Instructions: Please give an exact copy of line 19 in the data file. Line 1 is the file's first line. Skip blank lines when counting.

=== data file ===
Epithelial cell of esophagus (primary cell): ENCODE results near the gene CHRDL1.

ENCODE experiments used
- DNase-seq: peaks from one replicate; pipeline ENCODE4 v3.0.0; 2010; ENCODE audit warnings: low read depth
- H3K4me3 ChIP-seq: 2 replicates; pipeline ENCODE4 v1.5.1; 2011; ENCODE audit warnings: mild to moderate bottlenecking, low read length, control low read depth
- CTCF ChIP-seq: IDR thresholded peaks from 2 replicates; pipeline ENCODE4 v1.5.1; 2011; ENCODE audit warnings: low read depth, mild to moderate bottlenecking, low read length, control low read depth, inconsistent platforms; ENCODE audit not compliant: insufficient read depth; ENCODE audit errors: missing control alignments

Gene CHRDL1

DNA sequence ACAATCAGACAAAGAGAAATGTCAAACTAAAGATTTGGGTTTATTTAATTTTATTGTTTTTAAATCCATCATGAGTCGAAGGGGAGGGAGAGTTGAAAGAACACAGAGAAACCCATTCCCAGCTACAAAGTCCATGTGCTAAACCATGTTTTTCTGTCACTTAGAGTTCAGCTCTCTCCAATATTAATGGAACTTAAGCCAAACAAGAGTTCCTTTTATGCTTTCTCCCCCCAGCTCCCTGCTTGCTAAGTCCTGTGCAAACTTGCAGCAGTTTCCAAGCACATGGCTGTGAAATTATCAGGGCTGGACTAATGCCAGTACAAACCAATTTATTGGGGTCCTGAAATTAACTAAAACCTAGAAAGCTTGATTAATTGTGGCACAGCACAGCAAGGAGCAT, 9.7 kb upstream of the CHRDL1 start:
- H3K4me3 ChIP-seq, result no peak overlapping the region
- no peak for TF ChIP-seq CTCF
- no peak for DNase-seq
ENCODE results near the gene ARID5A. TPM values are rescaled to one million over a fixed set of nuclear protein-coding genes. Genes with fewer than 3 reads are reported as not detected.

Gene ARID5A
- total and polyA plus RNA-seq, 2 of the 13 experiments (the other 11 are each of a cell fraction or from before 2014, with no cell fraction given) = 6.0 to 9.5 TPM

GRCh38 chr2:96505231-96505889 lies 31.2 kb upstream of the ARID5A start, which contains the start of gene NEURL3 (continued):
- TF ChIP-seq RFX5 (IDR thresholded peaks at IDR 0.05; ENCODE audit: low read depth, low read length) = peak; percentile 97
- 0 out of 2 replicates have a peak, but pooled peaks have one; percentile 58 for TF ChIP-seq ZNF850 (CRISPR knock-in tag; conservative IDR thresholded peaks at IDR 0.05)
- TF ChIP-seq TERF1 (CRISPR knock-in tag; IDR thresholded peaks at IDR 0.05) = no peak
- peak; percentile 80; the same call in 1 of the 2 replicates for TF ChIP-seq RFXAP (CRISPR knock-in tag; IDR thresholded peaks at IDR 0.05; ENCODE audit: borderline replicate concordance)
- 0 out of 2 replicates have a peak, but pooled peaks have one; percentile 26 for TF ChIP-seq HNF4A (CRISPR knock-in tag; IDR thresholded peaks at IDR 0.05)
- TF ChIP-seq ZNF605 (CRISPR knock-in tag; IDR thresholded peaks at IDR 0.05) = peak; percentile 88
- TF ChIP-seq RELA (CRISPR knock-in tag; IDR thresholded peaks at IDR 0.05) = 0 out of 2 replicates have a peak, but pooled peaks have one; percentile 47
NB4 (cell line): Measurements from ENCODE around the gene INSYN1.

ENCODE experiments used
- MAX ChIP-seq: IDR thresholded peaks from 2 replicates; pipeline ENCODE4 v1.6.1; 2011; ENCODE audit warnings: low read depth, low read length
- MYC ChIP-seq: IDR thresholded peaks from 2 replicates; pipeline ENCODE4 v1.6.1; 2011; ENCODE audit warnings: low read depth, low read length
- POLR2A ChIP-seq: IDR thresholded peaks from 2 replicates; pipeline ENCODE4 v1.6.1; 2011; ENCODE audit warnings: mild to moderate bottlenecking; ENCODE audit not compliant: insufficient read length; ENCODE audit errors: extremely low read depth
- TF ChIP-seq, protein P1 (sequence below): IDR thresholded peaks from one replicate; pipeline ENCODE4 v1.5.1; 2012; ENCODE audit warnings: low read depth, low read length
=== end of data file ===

- 0 out of 2 replicates have a peak, but pooled peaks have one; percentile 26 for TF ChIP-seq HNF4A (CRISPR knock-in tag; IDR thresholded peaks at IDR 0.05)